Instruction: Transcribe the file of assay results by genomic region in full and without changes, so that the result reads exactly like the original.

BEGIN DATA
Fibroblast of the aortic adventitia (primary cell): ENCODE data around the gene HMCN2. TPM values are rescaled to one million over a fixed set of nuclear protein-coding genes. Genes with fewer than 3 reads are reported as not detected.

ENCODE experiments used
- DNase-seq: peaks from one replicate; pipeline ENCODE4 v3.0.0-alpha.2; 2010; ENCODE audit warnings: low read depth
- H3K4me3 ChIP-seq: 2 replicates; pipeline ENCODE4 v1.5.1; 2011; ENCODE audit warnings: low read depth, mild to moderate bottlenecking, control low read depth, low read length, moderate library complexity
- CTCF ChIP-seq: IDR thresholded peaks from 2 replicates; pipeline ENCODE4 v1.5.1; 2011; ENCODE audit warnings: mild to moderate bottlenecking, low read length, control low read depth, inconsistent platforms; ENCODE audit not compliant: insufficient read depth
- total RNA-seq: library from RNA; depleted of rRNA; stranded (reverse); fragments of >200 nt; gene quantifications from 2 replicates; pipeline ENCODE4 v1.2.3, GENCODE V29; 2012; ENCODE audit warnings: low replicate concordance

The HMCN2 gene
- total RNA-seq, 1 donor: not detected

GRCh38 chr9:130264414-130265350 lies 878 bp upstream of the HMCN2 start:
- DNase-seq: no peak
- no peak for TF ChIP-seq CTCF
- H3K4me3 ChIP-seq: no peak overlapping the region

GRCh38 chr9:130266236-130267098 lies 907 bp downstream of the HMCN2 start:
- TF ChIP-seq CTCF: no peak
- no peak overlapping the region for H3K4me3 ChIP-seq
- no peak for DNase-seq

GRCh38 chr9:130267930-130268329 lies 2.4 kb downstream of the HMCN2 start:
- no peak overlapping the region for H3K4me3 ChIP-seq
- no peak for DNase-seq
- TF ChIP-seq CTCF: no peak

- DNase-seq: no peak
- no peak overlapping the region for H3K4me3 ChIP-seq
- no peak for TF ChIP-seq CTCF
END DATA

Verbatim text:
Fibroblast of the aortic adventitia (primary cell): ENCODE data around the gene HMCN2. TPM values are rescaled to one million over a fixed set of nuclear protein-coding genes. Genes with fewer than 3 reads are reported as not detected.

ENCODE experiments used
- DNase-seq: peaks from one replicate; pipeline ENCODE4 v3.0.0-alpha.2; 2010; ENCODE audit warnings: low read depth
- H3K4me3 ChIP-seq: 2 replicates; pipeline ENCODE4 v1.5.1; 2011; ENCODE audit warnings: low read depth, mild to moderate bottlenecking, control low read depth, low read length, moderate library complexity
- CTCF ChIP-seq: IDR thresholded peaks from 2 replicates; pipeline ENCODE4 v1.5.1; 2011; ENCODE audit warnings: mild to moderate bottlenecking, low read length, control low read depth, inconsistent platforms; ENCODE audit not compliant: insufficient read depth
- total RNA-seq: library from RNA; depleted of rRNA; stranded (reverse); fragments of >200 nt; gene quantifications from 2 replicates; pipeline ENCODE4 v1.2.3, GENCODE V29; 2012; ENCODE audit warnings: low replicate concordance

The HMCN2 gene
- total RNA-seq, 1 donor: not detected

GRCh38 chr9:130264414-130265350 lies 878 bp upstream of the HMCN2 start:
- DNase-seq: no peak
- no peak for TF ChIP-seq CTCF
- H3K4me3 ChIP-seq: no peak overlapping the region

GRCh38 chr9:130266236-130267098 lies 907 bp downstream of the HMCN2 start:
- TF ChIP-seq CTCF: no peak
- no peak overlapping the region for H3K4me3 ChIP-seq
- no peak for DNase-seq

GRCh38 chr9:130267930-130268329 lies 2.4 kb downstream of the HMCN2 start:
- no peak overlapping the region for H3K4me3 ChIP-seq
- no peak for DNase-seq
- TF ChIP-seq CTCF: no peak

- DNase-seq: no peak
- no peak overlapping the region for H3K4me3 ChIP-seq
- no peak for TF ChIP-seq CTCF